Economy, Domestic Economy

Building in Tehran: Moving Higher Up

Building in Tehran: Moving Higher UpBuilding in Tehran: Moving Higher Up

Construction on Tehran heights is not a very new phenomenon. In recent years, certain factors such as surge in prices of land in the city have shifted the attention of builders to green spaces, gardens and woodlands. In the meantime, ease of obtaining ‘change of use’ permits from the urban management authority has catalyzed the process of transforming such areas to residential and commercial buildings. This has significantly reduced the contribution of the remaining urban vegetation to local air purification leading to a state of emergency ecologically.

The trees and green spaces, however, are not the only victims as the builders have recently penetrated into the slopes of Alborz mountains as well.

In separate interviews with several urban economists, the Persian Daily Donya-e-Eghtesad has tried to shed more light on the depth and consequences of this phenomenon in Tehran.

  ‘Construction Cancer’ on Alborz Slopes

“The fact is that urban authorities have restored to selling the city to meet the costs of urban management. Tehran was inflicted with urban selling cancer in the beginning of the 1990s,” Majid Ghamami, ex-manager of Tehran Urban Design project said.

Lack of water resources, traffic congestion, air pollution, empty apartments, garden depreciation, declining investment attractions, aging structure renovation and increasing construction in the northern regions are the resultant problems while the 620-km2 area of the city has limited capacity to respond to the needs of the increasing population, he added.

Tehran county borders the Alborz Mountain range to the east and north, Karaj country to the west and Eslamshahr, Gharchak, Imam Khoemini’s Shrine, Tehran refinery and some other counties to the south. In fact, Tehran boundaries are the same as what was defined 46 years ago in the first Comprehensive Plan of Tehran (enacted 1967) that called for city expansion in the next 25 years (1966-1991) from the then 180-km2 to the existing figure. In the early 90s, a new set of regulations was approved with minor modifications and slight changes in the city boundaries. Since the early 90s, when “selling density” and “agreement” became the main sources of income for the municipality, high-density construction has been encouraged. The new Detailed Plan that was developed five years after the second Comprehensive Plan of Tehran in 2007 did not hesitate to orient the construction map against the interests of the capital. In the absence of government support, the municipality has continued to rely on the income earned from selling density and construction permits in order to meet the costs of urban maintenance and development and that is how the lives of many citizens have been endangered.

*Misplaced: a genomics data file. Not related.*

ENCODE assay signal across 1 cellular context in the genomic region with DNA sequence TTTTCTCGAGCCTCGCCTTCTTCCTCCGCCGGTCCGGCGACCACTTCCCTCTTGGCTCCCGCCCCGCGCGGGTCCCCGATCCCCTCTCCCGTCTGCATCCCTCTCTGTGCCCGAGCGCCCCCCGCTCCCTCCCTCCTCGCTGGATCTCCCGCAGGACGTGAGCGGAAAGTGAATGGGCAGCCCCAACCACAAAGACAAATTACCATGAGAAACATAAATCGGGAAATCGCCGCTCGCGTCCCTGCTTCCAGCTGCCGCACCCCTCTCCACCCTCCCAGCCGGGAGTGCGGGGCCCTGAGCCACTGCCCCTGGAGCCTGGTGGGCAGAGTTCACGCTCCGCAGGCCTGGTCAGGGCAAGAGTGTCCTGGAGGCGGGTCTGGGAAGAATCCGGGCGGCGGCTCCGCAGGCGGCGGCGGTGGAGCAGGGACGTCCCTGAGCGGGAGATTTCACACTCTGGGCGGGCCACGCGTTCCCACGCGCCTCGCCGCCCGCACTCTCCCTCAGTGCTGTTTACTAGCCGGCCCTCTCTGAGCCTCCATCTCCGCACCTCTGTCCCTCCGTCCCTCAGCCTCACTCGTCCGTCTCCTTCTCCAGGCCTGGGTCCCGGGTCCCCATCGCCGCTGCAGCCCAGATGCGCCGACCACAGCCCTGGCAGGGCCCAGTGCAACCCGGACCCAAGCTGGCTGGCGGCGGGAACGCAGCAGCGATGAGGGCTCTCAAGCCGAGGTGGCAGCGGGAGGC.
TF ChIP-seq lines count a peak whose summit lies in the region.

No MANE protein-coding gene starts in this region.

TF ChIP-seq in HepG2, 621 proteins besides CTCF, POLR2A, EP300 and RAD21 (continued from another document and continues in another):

But the question is whether the government and urban authorities feel the same danger or not. Undoubtedly, the municipality will never take the initiative to cut this source of income and this is where the government’s intervention becomes necessary and inevitable, Ghamami concluded.

  “Regulated” Construction on Heights

Before the enactment of Comprehensive Plan and Detailed Plan of Tehran and in the absence of a unified definition for capital boundaries and permitted construction limits, in some parts, particularly northern heights, buildings beyond the existing limits were constructed. However, upon the approval of the said regulations, the municipality has granted construction permits based on the defined limits.

“Naturally, the advantages of northern parts of Tehran compared to other parts including, but not limited to, nicer weather, makes it a more attractive choice both for people and the builders who eagerly eye higher prices of land in this region.”, Amir Farjami, member of Tehran Landscape Improvement Council said while elaborating on the reasons behind the concentration of construction projects on Tehran heights.

  Towers for Gardens

A review of the urban development regulations in the past three decades indicates that the current disastrous situation in Tehran is not a result of lack of regulations but their poor enforcement, according to Mohammad Haghani, chairman of Tehran environment committee.

The 5-year gap between the enactment of Comprehensive Plan of Tehran in 2007 and the Detailed Plan that was supposed to be completed 3 months after is said to be the reason behind the excessive and unregulated construction and population growth that took place in that period. In the meantime, the inconsistencies found in the course of implementation of the Detailed Plan left no options for authorities but to revise it in order to bring it in line with the Comprehensive Plan of Tehran (2007), Haghani added.

In the past 15 years, about 15,000 hectares of vegetation in Tehran has been wiped off and replaced by huge buildings. In addition, recent visits to district 5 in the west heights of Tehran has revealed that one part of Azad University building is located inside the limit set by the Comprehensive Plan while another part falls beyond which is another indication of irregularities in constructions in the past years, Haghani regretted.